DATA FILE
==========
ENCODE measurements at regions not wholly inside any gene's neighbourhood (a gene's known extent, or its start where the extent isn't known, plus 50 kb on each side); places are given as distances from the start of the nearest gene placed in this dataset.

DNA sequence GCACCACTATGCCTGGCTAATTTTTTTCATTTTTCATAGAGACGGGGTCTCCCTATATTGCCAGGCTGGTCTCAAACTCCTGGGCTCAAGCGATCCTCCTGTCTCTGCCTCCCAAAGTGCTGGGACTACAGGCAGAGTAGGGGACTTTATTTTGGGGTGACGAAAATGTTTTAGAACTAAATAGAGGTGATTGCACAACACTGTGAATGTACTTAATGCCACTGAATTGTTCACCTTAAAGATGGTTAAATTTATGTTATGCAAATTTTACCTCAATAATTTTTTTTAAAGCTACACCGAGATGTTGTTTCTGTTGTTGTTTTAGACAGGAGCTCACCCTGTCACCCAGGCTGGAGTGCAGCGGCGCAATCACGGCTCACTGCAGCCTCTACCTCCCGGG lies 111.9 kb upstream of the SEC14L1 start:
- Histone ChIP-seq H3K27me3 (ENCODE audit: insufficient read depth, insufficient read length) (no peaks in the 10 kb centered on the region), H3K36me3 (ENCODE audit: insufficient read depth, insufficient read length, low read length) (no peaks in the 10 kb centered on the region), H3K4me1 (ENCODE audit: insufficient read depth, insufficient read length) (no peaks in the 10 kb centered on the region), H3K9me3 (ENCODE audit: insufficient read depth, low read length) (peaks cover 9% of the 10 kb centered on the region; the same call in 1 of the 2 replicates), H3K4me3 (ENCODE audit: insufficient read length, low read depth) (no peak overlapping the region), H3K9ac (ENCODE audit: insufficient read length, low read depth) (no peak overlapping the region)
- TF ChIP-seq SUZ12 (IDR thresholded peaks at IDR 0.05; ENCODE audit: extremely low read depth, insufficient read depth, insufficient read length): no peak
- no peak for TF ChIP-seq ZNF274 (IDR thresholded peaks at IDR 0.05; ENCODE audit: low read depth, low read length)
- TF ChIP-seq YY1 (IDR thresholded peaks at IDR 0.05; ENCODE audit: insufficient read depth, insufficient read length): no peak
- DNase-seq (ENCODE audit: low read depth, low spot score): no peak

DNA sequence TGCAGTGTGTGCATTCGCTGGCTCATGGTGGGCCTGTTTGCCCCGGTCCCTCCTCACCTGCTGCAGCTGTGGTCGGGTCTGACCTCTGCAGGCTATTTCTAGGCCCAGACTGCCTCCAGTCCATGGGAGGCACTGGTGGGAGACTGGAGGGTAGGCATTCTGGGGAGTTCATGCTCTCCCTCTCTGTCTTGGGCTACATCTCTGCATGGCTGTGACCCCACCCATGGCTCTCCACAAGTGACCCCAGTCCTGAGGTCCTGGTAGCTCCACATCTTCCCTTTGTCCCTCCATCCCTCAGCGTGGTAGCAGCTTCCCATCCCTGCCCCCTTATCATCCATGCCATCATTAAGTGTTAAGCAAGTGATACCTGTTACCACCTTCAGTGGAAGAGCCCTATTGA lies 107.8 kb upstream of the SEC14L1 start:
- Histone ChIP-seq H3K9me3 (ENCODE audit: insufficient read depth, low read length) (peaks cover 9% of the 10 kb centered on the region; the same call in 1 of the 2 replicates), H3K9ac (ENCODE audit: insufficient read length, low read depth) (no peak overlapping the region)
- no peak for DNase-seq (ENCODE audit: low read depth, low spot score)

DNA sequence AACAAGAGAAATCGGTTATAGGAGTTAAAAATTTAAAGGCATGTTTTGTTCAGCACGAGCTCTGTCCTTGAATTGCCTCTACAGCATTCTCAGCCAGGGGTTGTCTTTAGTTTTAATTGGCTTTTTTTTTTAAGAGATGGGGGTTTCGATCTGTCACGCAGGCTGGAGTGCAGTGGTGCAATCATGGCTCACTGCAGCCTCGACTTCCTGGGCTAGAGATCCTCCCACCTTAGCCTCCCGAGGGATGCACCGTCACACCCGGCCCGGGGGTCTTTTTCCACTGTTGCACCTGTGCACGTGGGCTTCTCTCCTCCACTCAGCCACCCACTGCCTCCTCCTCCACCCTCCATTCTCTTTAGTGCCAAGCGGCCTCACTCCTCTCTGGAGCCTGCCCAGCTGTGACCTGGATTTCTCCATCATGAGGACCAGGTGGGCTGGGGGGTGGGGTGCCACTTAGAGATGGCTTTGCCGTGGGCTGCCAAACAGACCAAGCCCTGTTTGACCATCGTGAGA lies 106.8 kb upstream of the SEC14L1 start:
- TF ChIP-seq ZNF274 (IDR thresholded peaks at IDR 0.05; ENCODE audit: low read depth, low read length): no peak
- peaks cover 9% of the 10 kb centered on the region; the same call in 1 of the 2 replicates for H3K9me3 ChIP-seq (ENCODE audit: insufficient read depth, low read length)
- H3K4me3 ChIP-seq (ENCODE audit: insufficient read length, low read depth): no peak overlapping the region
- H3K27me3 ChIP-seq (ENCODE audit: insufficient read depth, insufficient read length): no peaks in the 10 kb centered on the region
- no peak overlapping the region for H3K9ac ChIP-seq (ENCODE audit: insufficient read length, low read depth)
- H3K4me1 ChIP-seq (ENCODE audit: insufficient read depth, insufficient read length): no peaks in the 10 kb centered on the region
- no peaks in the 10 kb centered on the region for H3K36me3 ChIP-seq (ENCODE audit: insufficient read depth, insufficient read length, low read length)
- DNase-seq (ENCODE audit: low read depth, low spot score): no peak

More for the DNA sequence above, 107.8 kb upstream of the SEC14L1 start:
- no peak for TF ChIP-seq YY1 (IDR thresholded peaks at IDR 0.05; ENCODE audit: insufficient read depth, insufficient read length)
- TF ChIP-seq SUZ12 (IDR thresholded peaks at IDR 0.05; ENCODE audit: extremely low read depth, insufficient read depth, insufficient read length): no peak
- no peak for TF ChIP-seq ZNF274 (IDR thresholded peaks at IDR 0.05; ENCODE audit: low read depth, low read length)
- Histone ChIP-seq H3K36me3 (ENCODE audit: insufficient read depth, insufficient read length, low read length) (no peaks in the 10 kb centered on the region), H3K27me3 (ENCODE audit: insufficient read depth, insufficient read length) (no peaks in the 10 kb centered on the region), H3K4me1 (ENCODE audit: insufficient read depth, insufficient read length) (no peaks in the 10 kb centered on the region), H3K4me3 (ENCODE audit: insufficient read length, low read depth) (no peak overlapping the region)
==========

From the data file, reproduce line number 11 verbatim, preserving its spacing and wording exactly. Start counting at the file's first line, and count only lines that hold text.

DNA sequence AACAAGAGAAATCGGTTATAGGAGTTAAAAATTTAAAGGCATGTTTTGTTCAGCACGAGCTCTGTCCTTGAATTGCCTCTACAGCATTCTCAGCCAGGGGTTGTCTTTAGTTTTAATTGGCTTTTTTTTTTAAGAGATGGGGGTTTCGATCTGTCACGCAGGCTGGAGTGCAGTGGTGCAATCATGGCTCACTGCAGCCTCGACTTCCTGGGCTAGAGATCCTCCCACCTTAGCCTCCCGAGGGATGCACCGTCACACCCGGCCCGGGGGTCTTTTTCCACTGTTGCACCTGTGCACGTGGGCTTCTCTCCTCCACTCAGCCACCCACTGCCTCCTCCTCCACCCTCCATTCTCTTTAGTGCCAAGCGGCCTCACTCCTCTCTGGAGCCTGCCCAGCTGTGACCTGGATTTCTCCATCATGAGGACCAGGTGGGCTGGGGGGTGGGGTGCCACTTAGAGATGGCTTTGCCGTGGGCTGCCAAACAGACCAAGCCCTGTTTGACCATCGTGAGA lies 106.8 kb upstream of the SEC14L1 start: